Wildlife On Our Doorstep
The Mill is surrounded by miles of open countryside, with the coast only a couple of miles away. We have the canal on our doorstep, and the nearby Lune estuary, making for a huge variety of wildlife to enjoy. A short drive away is a viewing point at Pilling where you can see thousands of wading birds, including Shelduck, Lapwing and Icelandic Geese on their migratory routes from Iceland, Europe and Africa.
Watch the elegant white swans ply the canal. At breakfast save a slice of toast and feed the curious birds. With their stark white plumage and long S-shaped neck they are bold and beautiful to look at. We have regular families of swan at the Mill who often breed and nest in the reeds of the canal. Do keep an eye out for newly hatched signets as mum and chicks swim in line searching out food.
Gaunt grey herons are among the most familiar of our local water birds. Fresh or salt, clear or muddy each is acceptable so long as it will yield something worthwhile. They stalk through the shallows with long deliberate strides, neck muscles tensed for spearing. Eventually a fish will pay the price of carelessness as the heron's kinked neck is straightened with startling speed and the sharp bill stabs its prey - sometimes several times.
At rest and in full sun, a kingfisher is a superb sight dressed in cobalt-blue and orange-chestnut. Bright sealing-wax red legs and feet add a final touch of colour. All one usually sees, however, is a flash of brilliant blue. The bird travels as such high speed that it is almost impossible to see the whirring wings. Outside the breeding season kingfishers are mostly solitary and secretive, roosting in dense cover near water. Each bird arrives at most after dark and departs before dawn.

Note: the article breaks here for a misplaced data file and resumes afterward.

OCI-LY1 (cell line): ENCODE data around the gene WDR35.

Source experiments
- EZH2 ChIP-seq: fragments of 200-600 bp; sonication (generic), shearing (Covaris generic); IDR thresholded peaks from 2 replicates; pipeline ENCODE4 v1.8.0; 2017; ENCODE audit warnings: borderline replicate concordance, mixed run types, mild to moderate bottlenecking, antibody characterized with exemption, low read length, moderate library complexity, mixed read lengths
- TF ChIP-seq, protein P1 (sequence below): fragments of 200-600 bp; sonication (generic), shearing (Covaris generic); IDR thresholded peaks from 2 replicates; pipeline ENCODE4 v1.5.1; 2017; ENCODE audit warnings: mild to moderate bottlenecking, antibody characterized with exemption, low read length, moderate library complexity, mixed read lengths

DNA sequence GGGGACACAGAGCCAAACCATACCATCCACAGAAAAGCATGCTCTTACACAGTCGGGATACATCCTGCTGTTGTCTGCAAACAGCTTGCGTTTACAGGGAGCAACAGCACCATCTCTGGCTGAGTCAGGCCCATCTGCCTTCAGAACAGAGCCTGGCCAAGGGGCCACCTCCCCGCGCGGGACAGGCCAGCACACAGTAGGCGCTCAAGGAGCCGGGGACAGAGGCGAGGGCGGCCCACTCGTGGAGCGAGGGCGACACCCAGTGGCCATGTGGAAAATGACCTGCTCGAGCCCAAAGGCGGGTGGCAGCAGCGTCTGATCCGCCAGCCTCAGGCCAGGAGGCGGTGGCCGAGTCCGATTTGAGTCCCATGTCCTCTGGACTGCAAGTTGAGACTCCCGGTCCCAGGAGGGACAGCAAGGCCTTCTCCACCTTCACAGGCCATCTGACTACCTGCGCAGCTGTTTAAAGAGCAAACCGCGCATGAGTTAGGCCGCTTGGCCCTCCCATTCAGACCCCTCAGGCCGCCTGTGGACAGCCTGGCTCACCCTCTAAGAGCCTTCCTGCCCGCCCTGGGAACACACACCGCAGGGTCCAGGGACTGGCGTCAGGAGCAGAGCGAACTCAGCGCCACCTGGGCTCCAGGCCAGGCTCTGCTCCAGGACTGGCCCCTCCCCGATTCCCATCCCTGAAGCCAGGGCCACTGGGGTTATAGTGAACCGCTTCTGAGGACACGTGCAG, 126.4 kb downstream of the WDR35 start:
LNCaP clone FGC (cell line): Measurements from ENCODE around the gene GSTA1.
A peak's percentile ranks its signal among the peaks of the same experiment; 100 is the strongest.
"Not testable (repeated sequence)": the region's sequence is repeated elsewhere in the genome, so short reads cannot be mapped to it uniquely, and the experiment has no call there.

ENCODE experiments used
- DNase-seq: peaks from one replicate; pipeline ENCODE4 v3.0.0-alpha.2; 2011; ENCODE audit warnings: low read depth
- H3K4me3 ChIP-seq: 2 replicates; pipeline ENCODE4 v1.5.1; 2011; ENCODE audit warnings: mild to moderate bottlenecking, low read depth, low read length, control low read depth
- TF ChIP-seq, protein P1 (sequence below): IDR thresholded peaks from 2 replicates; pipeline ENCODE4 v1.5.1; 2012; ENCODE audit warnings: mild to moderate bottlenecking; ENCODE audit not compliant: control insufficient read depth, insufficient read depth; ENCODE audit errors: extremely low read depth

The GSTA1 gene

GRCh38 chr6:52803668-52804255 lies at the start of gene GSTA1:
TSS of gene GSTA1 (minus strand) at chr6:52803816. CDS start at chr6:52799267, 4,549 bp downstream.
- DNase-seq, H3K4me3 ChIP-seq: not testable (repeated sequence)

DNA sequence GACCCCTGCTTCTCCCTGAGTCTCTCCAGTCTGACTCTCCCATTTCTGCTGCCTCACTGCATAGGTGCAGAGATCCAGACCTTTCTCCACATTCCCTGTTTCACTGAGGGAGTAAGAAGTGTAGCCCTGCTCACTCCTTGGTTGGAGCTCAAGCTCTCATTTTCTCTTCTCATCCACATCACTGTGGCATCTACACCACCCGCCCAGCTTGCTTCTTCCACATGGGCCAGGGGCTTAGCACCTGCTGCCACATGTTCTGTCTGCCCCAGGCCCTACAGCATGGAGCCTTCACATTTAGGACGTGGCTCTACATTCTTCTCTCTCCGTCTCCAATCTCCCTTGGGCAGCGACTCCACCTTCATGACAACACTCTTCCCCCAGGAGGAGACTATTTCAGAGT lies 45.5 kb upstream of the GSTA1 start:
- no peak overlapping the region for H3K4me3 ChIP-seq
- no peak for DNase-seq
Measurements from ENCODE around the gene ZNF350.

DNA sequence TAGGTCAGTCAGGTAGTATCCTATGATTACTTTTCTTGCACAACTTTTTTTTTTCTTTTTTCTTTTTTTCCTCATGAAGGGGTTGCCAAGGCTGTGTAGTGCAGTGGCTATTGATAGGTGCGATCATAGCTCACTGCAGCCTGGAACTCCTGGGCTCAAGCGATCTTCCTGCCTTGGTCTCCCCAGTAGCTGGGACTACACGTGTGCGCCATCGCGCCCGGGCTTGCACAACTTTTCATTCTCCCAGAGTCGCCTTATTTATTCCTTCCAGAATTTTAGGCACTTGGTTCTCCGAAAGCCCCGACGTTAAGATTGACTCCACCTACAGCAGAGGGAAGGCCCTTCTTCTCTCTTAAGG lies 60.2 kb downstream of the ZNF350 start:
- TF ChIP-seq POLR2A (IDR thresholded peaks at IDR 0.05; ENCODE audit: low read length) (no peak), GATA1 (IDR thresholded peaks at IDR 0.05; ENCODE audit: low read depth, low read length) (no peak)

Very elusive, the playful otter is equally at home in the water and on land. They make homes in burrows near water's edge. They swim by propelling themselves with powerful tails and flexing their long bodies. They have webbed feet and water repellent fur to keep them dry and warm, and nostrils and ears that close in the water. On land, river otters runs well, if not quite as effectively as they swim. They love to slide down muddy hills, often ending with a splash into water. Otter families can be seen enjoying such fun, which also teaches survival skills.
At close quarters you will note the Lapwing is not really black and white although looking so in flight. Iridescent purple-green upper parts and rich chestnut patches above and below the tail contrive to give a truly handsome appearance. Well worth watching, Lapwing spread apart to feed, each bird running short distances then pausing to watch for any tasty movements.
Little grebes are persistent divers, either slipping below without surface disturbance or with a vigorous jump, creating a shower with lobed feet. Dives may last half a minute or the birds may reappear immediately. If alarmed, a dabchick will submerge until only its head remains above water.
The birds are small and short-necked, with 'powder puff' rear ends. In breeding plumage they sport yellow gape and chestnut faces and neck and have a distinctive trilling call.
Sand martins are the smallest of the european martins and swallows have sport dark brown upper parts and dark under wings contrasting with otherwise pale under parts divided by a distinctive dark chest bar. Agile fliers, feeding mainly over water, they will perch on overhead wires or branches.
A smallish wader with contrasting brown upperparts and white underparts, the sandpiper habitually bobs up and down, known as 'teetering', and has a distinctive flight with stiff, bowed wings. Its presence is often betayed by its three-note call which it gives as it flies off.